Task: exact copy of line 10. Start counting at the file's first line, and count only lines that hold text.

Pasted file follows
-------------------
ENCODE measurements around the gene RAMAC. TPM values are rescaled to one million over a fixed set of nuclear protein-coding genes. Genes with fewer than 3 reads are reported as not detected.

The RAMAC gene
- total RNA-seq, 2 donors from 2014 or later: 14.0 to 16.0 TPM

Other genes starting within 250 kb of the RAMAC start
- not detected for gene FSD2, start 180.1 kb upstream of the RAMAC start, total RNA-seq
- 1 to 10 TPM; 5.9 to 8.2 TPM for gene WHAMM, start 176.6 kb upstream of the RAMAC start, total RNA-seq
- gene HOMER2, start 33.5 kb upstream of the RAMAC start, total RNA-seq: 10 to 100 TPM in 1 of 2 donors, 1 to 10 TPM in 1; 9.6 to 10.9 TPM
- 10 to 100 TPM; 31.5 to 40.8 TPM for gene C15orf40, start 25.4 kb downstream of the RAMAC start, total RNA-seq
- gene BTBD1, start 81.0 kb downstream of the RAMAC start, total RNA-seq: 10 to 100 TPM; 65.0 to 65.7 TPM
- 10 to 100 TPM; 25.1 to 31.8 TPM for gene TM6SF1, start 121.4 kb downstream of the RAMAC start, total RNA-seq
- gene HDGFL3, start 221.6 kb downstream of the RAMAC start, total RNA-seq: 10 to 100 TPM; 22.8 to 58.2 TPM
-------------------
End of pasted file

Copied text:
- 10 to 100 TPM; 25.1 to 31.8 TPM for gene TM6SF1, start 121.4 kb downstream of the RAMAC start, total RNA-seq